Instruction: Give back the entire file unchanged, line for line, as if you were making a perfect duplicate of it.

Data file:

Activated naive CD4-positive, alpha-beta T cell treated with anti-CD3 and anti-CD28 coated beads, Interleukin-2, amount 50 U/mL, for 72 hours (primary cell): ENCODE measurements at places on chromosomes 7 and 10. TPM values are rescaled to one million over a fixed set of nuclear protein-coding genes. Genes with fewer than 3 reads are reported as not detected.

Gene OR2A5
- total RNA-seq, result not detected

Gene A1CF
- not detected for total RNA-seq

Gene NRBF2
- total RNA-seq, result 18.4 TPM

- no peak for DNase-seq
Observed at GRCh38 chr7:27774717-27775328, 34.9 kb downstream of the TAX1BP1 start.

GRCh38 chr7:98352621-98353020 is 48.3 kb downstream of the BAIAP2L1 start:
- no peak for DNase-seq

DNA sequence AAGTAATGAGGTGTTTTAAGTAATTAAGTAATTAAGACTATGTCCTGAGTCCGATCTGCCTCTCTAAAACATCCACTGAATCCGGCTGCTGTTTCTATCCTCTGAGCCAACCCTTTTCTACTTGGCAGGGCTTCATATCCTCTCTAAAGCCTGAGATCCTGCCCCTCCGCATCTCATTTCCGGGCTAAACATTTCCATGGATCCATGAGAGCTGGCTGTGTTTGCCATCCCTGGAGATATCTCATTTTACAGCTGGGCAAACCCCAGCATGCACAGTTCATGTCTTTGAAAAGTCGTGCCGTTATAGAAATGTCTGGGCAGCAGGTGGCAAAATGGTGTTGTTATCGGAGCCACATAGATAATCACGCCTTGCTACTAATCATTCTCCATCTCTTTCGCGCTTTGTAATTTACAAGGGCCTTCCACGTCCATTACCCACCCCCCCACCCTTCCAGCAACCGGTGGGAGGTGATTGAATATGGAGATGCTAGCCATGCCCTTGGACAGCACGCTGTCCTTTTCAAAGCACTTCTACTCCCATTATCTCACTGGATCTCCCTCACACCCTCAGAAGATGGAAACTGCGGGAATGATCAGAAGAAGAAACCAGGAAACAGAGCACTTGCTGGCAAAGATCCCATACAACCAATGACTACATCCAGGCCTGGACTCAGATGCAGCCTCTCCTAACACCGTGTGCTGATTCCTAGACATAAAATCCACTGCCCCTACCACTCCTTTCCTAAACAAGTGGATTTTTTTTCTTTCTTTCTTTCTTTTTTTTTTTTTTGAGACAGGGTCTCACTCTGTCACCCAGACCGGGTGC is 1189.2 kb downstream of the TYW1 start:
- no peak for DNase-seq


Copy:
Activated naive CD4-positive, alpha-beta T cell treated with anti-CD3 and anti-CD28 coated beads, Interleukin-2, amount 50 U/mL, for 72 hours (primary cell): ENCODE measurements at places on chromosomes 7 and 10. TPM values are rescaled to one million over a fixed set of nuclear protein-coding genes. Genes with fewer than 3 reads are reported as not detected.

Gene OR2A5
- total RNA-seq, result not detected

Gene A1CF
- not detected for total RNA-seq

Gene NRBF2
- total RNA-seq, result 18.4 TPM

- no peak for DNase-seq
Observed at GRCh38 chr7:27774717-27775328, 34.9 kb downstream of the TAX1BP1 start.

GRCh38 chr7:98352621-98353020 is 48.3 kb downstream of the BAIAP2L1 start:
- no peak for DNase-seq

DNA sequence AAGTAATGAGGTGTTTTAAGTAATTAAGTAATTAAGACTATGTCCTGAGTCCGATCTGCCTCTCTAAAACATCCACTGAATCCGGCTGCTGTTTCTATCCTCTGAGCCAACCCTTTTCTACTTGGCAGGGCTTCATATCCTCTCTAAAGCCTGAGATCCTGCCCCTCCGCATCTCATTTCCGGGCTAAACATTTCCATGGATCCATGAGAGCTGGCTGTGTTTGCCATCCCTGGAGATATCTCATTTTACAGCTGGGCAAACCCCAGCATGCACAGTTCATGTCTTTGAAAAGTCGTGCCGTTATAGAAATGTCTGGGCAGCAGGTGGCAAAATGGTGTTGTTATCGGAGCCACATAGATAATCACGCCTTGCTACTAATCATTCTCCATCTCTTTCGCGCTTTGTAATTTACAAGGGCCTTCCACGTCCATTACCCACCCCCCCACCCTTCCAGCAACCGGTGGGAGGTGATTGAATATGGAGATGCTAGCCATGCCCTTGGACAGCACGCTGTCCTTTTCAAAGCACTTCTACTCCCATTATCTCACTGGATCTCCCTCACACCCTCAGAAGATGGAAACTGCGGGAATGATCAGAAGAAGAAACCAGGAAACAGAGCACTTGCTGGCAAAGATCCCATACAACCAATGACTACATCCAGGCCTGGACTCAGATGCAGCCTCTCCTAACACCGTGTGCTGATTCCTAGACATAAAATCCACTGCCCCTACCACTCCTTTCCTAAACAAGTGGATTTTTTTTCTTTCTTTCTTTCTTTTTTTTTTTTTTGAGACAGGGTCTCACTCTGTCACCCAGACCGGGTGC is 1189.2 kb downstream of the TYW1 start:
- no peak for DNase-seq